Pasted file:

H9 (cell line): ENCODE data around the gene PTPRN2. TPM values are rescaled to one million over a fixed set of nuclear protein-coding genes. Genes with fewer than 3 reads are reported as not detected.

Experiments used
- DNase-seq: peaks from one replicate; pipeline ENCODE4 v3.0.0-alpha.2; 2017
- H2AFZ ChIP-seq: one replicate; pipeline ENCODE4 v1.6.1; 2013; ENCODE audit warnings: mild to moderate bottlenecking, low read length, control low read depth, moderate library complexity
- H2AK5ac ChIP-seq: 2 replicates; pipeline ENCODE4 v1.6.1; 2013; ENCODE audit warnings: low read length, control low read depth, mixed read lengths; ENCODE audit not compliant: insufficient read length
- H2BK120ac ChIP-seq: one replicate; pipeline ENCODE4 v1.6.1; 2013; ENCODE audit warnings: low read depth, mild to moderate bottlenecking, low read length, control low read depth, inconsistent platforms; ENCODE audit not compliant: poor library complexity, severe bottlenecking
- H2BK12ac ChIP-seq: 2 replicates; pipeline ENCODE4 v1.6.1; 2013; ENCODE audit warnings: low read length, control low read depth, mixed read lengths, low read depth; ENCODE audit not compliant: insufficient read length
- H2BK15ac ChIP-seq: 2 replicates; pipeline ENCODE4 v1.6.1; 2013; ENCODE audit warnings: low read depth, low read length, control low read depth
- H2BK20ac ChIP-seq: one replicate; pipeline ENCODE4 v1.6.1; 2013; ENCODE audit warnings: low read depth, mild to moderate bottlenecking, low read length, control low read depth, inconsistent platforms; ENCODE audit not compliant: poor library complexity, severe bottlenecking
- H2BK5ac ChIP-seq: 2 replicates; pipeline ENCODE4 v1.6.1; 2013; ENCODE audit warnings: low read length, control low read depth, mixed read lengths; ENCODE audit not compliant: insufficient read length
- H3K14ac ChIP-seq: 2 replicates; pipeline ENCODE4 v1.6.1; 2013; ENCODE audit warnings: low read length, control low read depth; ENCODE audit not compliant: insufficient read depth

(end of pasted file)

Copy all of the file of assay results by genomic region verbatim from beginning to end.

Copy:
H9 (cell line): ENCODE data around the gene PTPRN2. TPM values are rescaled to one million over a fixed set of nuclear protein-coding genes. Genes with fewer than 3 reads are reported as not detected.

Experiments used
- DNase-seq: peaks from one replicate; pipeline ENCODE4 v3.0.0-alpha.2; 2017
- H2AFZ ChIP-seq: one replicate; pipeline ENCODE4 v1.6.1; 2013; ENCODE audit warnings: mild to moderate bottlenecking, low read length, control low read depth, moderate library complexity
- H2AK5ac ChIP-seq: 2 replicates; pipeline ENCODE4 v1.6.1; 2013; ENCODE audit warnings: low read length, control low read depth, mixed read lengths; ENCODE audit not compliant: insufficient read length
- H2BK120ac ChIP-seq: one replicate; pipeline ENCODE4 v1.6.1; 2013; ENCODE audit warnings: low read depth, mild to moderate bottlenecking, low read length, control low read depth, inconsistent platforms; ENCODE audit not compliant: poor library complexity, severe bottlenecking
- H2BK12ac ChIP-seq: 2 replicates; pipeline ENCODE4 v1.6.1; 2013; ENCODE audit warnings: low read length, control low read depth, mixed read lengths, low read depth; ENCODE audit not compliant: insufficient read length
- H2BK15ac ChIP-seq: 2 replicates; pipeline ENCODE4 v1.6.1; 2013; ENCODE audit warnings: low read depth, low read length, control low read depth
- H2BK20ac ChIP-seq: one replicate; pipeline ENCODE4 v1.6.1; 2013; ENCODE audit warnings: low read depth, mild to moderate bottlenecking, low read length, control low read depth, inconsistent platforms; ENCODE audit not compliant: poor library complexity, severe bottlenecking
- H2BK5ac ChIP-seq: 2 replicates; pipeline ENCODE4 v1.6.1; 2013; ENCODE audit warnings: low read length, control low read depth, mixed read lengths; ENCODE audit not compliant: insufficient read length
- H3K14ac ChIP-seq: 2 replicates; pipeline ENCODE4 v1.6.1; 2013; ENCODE audit warnings: low read length, control low read depth; ENCODE audit not compliant: insufficient read depth